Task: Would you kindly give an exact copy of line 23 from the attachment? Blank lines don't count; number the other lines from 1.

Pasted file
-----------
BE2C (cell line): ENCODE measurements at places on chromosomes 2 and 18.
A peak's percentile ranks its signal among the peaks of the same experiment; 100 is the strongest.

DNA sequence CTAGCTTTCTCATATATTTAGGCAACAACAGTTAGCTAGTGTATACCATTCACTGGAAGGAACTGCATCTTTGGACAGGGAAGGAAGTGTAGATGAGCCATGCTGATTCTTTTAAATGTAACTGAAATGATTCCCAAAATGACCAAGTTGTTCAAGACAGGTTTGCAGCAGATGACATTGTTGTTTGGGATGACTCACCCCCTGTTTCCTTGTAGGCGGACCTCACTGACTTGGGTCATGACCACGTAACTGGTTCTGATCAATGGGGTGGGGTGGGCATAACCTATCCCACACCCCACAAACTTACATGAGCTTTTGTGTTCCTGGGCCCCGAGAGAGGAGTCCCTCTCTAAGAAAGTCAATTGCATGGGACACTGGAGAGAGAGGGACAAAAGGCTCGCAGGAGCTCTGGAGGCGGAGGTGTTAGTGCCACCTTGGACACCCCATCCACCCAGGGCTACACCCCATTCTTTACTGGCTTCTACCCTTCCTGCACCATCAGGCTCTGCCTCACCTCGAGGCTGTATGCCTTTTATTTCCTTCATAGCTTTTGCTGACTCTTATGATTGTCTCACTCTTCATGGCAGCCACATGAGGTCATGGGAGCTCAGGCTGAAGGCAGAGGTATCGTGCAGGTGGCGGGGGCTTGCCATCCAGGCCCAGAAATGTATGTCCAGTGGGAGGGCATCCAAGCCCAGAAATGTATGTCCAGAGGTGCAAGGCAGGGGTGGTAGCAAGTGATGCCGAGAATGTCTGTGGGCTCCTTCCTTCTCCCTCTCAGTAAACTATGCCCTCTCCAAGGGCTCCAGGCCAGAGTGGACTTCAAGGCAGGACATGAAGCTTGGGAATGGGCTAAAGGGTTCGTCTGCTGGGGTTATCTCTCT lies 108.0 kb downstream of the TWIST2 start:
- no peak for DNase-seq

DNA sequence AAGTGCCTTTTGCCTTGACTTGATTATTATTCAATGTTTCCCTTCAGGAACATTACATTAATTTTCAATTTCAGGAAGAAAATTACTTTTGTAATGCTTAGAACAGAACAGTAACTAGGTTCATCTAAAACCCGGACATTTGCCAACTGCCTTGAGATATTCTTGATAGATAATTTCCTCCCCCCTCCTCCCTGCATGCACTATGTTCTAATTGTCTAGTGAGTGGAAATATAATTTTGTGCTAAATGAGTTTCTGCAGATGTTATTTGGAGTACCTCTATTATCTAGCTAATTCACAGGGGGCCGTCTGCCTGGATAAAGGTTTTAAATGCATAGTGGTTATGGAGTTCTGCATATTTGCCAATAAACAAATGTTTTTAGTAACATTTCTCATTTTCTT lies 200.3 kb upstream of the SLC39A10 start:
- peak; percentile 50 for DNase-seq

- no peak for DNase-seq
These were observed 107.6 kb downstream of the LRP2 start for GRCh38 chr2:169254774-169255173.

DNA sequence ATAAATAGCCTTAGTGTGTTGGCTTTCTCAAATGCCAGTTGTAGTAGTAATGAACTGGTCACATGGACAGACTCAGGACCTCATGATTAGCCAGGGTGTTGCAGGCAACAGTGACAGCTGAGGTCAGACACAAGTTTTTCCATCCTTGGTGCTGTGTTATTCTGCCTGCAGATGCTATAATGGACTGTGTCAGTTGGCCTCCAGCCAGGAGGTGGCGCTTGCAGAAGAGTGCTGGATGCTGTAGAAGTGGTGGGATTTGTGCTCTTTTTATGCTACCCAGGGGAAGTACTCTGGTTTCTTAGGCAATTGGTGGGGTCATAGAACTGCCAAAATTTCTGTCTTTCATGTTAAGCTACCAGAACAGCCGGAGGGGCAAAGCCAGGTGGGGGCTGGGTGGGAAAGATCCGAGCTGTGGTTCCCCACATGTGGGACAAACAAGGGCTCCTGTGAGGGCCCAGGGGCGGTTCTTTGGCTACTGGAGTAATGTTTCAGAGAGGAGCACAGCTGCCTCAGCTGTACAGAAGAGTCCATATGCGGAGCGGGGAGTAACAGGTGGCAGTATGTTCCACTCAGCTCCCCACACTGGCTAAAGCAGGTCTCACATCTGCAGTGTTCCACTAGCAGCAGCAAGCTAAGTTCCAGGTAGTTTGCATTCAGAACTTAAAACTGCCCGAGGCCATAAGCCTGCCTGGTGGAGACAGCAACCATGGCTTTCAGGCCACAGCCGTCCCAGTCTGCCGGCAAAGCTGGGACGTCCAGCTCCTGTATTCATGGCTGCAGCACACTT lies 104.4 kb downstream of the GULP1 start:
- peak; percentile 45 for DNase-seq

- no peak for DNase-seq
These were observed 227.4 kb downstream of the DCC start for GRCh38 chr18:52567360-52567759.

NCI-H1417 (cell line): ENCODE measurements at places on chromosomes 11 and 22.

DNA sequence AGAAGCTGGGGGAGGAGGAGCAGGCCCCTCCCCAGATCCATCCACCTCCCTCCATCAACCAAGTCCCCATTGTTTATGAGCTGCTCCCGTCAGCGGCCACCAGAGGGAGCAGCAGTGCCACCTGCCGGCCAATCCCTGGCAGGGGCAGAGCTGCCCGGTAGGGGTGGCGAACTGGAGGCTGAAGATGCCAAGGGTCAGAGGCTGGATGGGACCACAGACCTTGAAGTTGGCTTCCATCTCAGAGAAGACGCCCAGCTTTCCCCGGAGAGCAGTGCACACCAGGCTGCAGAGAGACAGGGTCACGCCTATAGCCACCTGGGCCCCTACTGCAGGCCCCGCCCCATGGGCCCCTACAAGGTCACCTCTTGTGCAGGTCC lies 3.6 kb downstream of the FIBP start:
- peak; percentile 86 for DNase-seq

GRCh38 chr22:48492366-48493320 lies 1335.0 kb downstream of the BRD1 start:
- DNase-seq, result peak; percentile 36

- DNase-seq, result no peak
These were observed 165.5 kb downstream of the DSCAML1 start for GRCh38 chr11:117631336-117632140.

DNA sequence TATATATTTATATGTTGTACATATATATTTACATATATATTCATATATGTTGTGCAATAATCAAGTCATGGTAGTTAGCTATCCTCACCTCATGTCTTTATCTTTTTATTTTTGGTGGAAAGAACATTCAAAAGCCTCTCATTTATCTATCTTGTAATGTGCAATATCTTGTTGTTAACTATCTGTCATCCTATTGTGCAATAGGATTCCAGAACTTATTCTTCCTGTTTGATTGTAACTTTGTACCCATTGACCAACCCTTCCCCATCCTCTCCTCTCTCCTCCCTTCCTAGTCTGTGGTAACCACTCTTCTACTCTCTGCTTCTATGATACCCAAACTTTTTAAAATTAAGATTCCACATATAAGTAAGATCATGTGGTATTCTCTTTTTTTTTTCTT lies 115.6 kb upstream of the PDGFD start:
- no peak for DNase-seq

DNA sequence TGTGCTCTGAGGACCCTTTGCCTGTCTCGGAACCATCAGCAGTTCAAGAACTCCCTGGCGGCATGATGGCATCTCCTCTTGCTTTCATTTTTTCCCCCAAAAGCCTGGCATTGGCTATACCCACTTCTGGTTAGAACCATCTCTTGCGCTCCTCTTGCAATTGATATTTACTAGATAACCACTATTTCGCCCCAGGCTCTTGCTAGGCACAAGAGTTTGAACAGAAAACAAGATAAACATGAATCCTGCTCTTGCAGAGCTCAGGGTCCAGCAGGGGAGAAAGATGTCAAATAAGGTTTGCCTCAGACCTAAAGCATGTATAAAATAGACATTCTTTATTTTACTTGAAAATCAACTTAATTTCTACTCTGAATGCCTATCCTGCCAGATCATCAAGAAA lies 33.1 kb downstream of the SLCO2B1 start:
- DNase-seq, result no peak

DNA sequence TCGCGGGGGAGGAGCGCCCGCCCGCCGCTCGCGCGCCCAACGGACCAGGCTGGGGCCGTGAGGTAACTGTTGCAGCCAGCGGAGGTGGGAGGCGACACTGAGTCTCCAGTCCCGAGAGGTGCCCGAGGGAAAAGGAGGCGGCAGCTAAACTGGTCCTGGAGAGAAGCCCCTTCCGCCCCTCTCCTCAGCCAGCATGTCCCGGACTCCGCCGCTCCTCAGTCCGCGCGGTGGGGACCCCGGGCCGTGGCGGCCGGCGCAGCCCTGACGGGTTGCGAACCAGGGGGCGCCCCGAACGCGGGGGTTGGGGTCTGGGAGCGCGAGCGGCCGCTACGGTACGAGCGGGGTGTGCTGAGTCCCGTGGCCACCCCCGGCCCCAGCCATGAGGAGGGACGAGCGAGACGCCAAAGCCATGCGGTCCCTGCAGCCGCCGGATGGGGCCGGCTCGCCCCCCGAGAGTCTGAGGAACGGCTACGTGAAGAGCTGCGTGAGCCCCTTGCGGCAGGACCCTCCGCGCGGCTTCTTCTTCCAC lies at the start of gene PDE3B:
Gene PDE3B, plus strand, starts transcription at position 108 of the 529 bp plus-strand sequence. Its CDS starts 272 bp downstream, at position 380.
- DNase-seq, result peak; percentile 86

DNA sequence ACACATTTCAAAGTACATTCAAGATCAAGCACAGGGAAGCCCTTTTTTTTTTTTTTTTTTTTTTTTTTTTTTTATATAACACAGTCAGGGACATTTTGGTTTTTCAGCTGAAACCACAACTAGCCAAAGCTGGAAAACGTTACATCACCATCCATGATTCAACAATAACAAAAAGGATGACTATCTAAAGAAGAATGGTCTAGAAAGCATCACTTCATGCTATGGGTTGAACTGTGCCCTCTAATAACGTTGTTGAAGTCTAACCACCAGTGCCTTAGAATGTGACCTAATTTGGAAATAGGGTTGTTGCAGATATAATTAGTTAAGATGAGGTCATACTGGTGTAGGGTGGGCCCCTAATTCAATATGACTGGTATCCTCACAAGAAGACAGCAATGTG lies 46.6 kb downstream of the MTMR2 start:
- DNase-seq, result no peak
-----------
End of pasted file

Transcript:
- DNase-seq, result no peak